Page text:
DEC's networking software is the Digital Network Architecture (DECnet). The first widely used version was DECnet Phase IV (introduced in 1982), which used industry-standard protocols for the lower layers but was proprietary in the upper layers. The 1987 release of DECnet Phase V provided a combined DECnet IV and OSI system that allowed new OSI protocols to be used within the DECnet environment.
DEC announced the ADVANTAGE-NETWORKS in 1991 as an enhancement of DECnet Phase V, adding support for the Internet Protocols. With the ADVANTAGE-NETWORKS, users could choose between the older, DEC-specific DECnet, OSI, or IP schemes. ADVANTAGE-NETWORKS is DEC's attempt to provide interoperability, providing the DEC-exclusive DECnet system for LAN use, and the TCP/IP and OSI systems for WANs and system interconnection between different hardware types.
Users of VMS systems can connect to the UNIX environment in several ways. The easiest is to use a software gateway between the VMS machine and a UNIX machine. DEC's TCP/IP Services for VMS performs this function, as do several third-party software solutions, such as the Kermit protocol from Columbia University, Wollongong Group's WIN/TCP, and TGV's MultiNet. The advantage of the third-party communications protocol products such as Kermit is that they don't have to be connected to a UNIX machine, because any operating system that supports the communications protocol will work.
ADVANTAGE-NETWORKS users have more options available, many from DEC. Because the protocol is already embedded in the network software, it makes the most sense simply to use it as it comes, if it fits into the existing system architecture. Because of internal conversion software, ADVANTAGE-NETWORKS can connect from a DECnet machine using either the DECnet or the OSI protocols.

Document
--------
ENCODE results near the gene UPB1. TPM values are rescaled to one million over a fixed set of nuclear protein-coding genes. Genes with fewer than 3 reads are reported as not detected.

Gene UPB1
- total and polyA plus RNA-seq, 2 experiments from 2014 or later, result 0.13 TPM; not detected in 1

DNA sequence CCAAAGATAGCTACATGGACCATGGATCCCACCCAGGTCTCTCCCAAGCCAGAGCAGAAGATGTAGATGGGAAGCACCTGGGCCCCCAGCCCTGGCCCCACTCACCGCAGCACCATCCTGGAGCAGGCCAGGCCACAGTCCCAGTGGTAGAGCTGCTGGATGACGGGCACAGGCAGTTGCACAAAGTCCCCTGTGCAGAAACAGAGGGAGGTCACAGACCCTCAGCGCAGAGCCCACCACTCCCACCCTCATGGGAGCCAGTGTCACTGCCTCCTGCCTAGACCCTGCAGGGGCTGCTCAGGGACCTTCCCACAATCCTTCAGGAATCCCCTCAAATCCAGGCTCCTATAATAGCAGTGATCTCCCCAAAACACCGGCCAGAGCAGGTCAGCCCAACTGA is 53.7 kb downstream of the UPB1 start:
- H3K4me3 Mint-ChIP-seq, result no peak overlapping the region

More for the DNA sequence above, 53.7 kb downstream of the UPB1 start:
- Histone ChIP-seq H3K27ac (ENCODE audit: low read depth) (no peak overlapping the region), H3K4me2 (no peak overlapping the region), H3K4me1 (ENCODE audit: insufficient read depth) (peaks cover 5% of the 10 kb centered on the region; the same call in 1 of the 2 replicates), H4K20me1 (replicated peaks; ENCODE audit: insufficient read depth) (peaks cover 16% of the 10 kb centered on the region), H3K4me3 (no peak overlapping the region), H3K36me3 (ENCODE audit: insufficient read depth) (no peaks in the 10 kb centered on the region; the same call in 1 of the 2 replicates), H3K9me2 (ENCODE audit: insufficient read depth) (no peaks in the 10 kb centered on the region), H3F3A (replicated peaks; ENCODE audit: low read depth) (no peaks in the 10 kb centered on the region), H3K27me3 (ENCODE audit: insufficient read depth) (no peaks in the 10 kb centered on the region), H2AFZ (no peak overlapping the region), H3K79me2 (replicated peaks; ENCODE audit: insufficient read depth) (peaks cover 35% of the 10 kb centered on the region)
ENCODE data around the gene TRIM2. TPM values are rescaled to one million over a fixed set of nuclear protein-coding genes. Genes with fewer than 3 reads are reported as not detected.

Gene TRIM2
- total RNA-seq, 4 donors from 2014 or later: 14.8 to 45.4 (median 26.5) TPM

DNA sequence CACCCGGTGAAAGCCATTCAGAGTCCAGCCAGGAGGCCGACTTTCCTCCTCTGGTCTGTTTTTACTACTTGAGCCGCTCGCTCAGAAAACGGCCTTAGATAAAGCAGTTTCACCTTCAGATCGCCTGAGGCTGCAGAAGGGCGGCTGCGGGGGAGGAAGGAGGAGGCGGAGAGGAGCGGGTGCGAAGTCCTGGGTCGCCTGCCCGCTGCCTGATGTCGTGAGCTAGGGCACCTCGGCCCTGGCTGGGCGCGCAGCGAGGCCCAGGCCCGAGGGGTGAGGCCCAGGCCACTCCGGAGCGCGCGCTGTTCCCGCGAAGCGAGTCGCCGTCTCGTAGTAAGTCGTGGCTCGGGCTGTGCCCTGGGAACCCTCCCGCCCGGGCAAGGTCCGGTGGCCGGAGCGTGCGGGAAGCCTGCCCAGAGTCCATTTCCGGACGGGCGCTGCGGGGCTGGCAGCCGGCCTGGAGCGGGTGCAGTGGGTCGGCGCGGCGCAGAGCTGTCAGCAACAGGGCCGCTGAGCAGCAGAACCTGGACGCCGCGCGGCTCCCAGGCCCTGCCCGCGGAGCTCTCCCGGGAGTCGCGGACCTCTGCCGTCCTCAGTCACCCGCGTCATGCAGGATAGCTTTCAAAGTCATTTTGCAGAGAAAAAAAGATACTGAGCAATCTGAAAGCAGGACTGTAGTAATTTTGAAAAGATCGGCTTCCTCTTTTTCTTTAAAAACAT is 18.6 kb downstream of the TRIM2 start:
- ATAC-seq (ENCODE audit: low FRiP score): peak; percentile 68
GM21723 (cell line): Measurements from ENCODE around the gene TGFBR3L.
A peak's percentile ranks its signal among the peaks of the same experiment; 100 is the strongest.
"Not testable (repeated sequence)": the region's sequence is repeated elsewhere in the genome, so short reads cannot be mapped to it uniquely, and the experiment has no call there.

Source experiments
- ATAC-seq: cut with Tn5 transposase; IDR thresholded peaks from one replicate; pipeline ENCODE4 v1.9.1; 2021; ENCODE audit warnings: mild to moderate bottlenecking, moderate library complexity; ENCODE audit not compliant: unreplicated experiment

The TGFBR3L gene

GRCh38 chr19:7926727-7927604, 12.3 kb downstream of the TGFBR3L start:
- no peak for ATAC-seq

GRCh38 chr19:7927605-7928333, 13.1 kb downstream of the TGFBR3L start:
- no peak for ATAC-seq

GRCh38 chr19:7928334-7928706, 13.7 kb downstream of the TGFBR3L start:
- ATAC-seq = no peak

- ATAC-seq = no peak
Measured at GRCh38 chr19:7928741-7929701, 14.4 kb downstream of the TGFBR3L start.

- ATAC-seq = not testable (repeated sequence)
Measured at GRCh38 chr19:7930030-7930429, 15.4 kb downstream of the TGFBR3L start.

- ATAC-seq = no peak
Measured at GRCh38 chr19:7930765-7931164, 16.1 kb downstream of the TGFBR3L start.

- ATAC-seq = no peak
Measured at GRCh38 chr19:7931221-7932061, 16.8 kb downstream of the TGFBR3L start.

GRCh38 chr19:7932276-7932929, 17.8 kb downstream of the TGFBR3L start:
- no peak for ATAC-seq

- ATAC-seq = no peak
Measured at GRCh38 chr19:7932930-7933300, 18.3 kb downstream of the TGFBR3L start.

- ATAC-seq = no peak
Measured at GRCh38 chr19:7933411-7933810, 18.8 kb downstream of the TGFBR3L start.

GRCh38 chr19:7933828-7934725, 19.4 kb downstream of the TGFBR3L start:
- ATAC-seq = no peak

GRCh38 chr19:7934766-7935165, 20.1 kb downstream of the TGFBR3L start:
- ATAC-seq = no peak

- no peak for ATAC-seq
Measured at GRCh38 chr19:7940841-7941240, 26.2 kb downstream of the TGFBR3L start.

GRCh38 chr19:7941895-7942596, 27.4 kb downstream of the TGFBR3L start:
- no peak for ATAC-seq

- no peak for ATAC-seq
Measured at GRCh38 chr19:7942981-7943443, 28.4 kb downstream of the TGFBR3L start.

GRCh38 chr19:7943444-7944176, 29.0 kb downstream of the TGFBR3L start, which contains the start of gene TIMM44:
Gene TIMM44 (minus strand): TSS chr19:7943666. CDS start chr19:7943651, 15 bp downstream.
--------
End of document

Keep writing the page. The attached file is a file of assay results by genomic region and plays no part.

IBM's Systems Network Architecture (SNA) is in widespread use for both mainframes and minicomputers. Essentially all IBM equipment provides full support for IP and TCP, as well as many other popular protocols. Native IBM software is available for each machine, and several third-party products have appeared (usually at a lower cost than those offered by IBM).
The IBM UNIX version, AIX (which few people know stands for Advanced Interactive Executive), has the TCP/IP software built in, enabling any machine that can run AIX (from workstations to large minicomputers) to interconnect through IP with no additional software. The different versions of AIX have slightly different support, so users should check before blindly trying to connect AIX machines.
For large systems such as mainframes, IBM has the 3172 Interconnect Controller, which sits between the mainframe and a network. The 3172 is a hefty box that handles high-speed traffic between a mainframe channel and the network, off-loading the processing for the communications aspect from the mainframe processor. It can connect to Ethernet or token ring networks and through additional software to DEC's DECnet.
IBM mainframes running either MVS or VM can run software appropriately called TCP/IP for MVS and TCP/IP for VM. These products provide access from other machines running TCP/IP to access the mainframe operating system remotely, usually over a LAN. The software enables the calling machine (the client in a client/server scheme) to act as a 3270-series terminal to MVS or VM. FTP is provided for file transfers with automatic conversion from EBCDIC to ASCII. An interface to PROFS is available. Both TCP/IP software products support SMTP for electronic mail.